The latest opposition to the NCAA is coming from an unlikely place: The U.S. House of Representatives.
On Thursday, Rep. Mark Walker (R-NC) introduced the Student-Athlete Equity Act, a bill that aims to hit the NCAA where it hurts the most: in the tax code. Currently, the only compensation college athletes in this country receive for their labor comes in the form of scholarships and having educational costs covered by the university. If a student-athlete sells an autograph, promotes a lacrosse stick brand on their Instagram, or accepts a free tattoo from a fan, it counts as an NCAA violation under the current system.
But Walker’s bill would amend the definition of a qualified amateur sports organization in the tax code, and remove this restriction on student-athletes using or being compensated for the use of their name, image, and likeness.
“We’re not asking the NCAA or the schools to spend a dime on these athletes,” Walker told ThinkProgress in a phone interview on Friday. “We’re asking for them to have the same rights to the free market that you and I have.”
It’s no coincidence that Walker is introducing this bill during March Madness — the men’s NCAA Division I basketball tournament, which begins on Tuesday, is the college sports cartel’s most egregious showcase of athlete exploitation. The television networks, sponsors, NCAA, universities, coaches, and trainers all rake in millions, while the players get no share of the haul.
This arrangement has bothered Walker for decades. He first became aware of the inequities in this system back in the early 1990s, when the University of Michigan’s Fab Five — the Wolverines’ 1991 recruiting class considered by many to be the best of all time — took the basketball world by storm, and, in many ways, changed the face of college basketball forever. While three of the Fab Five — Chris Webber, Jalen Rose, and Juwan Howard — went on to have long NBA careers, Jimmy King only spent a couple of years in the league, and Ray Jackson never made it to the pros.
That didn’t sit well with Walker. “Everyone made mint from them, everyone had their hands in the cookie jar, but two guys never made any money off of this,” he said. “It got me thinking about the whole system, watching how it operates.”
Jay Allred, an advocate for college athlete protection in North Carolina, said that Walker’s bill would be a great step forward for student-athletes.
“Only two percent of these kids are going to go pro, according to the NCAA. But, you know, there’s a lot of kids that have a great earning potential while they’re in college, and they should be allowed to make that money,” he says.
Allred warns that Walker is likely to see fierce resistance from the NCAA, along with the most powerful college athletic departments in the country. He used the case of Zion Williamson — the freshman basketball phenom at Duke, who is projected to be the No. 1 overall pick in the NBA draft this summer — to prove his point.
“[If Walker’s bill became law], then at age 16, Nike could have said, ‘Zion, we want to sign you to a multi-million dollar contract, right now.,'” Allred said. “But if Nike’s able to sign into a multi-million dollar contract right now, there’s going to be less incentive for Nike to go out there and sponsor all these universities to the level that they sponsor them. I think that’s going to be a big issue for them.”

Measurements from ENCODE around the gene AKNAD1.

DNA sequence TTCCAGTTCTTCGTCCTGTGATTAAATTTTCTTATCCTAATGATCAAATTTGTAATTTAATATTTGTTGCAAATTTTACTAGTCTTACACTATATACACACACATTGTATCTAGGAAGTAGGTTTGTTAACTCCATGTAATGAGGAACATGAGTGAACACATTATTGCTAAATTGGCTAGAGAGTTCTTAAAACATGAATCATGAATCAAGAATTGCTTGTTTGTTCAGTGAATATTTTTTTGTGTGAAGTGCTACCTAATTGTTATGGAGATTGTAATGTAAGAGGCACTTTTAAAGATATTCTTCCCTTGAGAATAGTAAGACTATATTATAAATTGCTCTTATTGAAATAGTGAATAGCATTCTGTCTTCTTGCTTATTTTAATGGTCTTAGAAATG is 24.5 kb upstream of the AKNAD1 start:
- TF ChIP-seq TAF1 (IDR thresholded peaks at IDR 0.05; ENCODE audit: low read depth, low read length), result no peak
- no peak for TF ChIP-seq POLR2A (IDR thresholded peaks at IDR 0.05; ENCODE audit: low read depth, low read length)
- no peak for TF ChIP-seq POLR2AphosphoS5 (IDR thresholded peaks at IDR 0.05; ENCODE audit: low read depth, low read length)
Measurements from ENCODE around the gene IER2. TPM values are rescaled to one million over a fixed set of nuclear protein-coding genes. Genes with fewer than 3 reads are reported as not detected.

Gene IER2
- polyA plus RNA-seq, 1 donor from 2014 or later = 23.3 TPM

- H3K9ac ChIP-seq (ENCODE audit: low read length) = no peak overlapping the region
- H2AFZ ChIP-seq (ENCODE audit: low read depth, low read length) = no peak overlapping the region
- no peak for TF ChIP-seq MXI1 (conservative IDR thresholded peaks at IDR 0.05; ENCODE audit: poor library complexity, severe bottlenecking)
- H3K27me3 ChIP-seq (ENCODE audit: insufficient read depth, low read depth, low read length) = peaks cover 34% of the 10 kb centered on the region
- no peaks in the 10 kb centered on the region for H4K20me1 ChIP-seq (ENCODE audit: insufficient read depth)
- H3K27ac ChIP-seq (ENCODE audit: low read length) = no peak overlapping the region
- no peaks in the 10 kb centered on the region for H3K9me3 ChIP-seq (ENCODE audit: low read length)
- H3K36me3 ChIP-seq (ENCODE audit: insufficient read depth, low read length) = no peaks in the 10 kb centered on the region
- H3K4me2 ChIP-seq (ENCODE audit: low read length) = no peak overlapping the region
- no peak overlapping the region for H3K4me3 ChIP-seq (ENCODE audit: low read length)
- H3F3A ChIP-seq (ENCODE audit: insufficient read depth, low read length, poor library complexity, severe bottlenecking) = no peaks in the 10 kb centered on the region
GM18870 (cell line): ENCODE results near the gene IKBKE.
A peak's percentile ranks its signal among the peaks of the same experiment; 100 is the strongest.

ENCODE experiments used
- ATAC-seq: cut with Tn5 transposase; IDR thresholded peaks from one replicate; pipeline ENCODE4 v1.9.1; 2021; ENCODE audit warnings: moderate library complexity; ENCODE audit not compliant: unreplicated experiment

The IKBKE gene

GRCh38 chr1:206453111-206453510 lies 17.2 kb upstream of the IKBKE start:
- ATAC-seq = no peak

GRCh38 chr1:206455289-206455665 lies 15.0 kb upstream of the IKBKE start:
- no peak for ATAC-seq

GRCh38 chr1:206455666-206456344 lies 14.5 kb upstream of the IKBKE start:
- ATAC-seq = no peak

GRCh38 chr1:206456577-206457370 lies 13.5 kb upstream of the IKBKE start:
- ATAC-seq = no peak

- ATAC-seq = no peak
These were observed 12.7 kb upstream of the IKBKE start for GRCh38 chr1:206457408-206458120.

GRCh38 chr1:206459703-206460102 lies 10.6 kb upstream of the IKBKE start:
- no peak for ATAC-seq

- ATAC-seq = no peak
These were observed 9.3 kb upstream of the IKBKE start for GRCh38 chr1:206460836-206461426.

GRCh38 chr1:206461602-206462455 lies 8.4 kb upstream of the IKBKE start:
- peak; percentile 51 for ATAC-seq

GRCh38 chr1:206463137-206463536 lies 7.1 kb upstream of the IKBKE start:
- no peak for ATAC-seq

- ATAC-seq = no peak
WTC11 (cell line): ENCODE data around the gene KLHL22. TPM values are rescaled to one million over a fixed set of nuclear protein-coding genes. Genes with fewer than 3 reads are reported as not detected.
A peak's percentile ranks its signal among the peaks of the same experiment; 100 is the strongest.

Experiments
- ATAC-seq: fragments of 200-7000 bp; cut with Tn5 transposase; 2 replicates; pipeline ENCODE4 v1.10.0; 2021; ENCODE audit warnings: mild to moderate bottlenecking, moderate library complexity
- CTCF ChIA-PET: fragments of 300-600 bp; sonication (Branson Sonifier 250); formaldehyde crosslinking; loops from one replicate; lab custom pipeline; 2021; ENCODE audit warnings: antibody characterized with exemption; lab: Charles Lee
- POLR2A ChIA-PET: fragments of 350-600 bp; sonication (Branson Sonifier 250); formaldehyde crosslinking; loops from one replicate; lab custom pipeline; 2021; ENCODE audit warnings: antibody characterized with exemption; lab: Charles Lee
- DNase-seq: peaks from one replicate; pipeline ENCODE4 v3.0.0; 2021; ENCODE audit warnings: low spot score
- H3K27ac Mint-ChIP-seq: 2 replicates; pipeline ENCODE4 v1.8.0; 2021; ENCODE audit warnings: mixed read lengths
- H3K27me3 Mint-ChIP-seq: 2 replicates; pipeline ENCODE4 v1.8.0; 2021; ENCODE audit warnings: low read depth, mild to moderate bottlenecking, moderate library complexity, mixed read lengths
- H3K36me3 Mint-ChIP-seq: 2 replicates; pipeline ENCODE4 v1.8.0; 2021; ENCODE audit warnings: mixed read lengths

The exact details of Duke’s current contract with Nike, which runs through 2027, are not public; however, Nike has deals to the tune of $250 million with other prominent athletics departments.
Of course, Walker might not have to look outside of Congress for roadblocks. He is already receiving pushback from his fellow Republicans in the House, who would rather Walker focus his effort on other matters, such as the daily duel with House Speaker Nancy Pelosi (D-CA). Plus, fighting for the rights of student-athletes — especially the young, black men who make up the bulk of the athletes in the highest profile college sports, such as men’s basketball and football — is not exactly a pillar of the GOP platform.
But Walker is undeterred. He’s logged many hours meeting with the NCAA, and listening to their empty promises. He sees no motivation on the NCAA’s part to resolve this, and he recognizes the way the current amateurism model is exploiting minorities and low-income families.
“A lot of these student-athletes come from impoverished communities, and there is a lot of money made on the backs of these young men and women. And these students, they can fight in the war, but they can’t have any access to their image or likeness,” Walker said.
“I say, if you see injustice and you don’t do something about it, I think, shame on you. It doesn’t mean there aren’t other battles to fight.”
The bill already has bipartisan support — the lead cosponsor of the bill is Representative Cedric Richmond (D-LA) — and Walker feels very optimistic about its future. Since the bill is targeting the tax code, it will have to go through the House Committee on Ways and Means, so his next step is to meet with them and get a markup on the calendar. From there, he hopes there will be enough support in the committee to send the bill to the House for a vote. With luck, his bill could be enacted as early as next year. Walker plans to continue this fight long after March Madness has subsided.
“I would not spend this much time or political capital on this if it was just for show,” he said. “This is genuinely a place in our society where there is injustice.”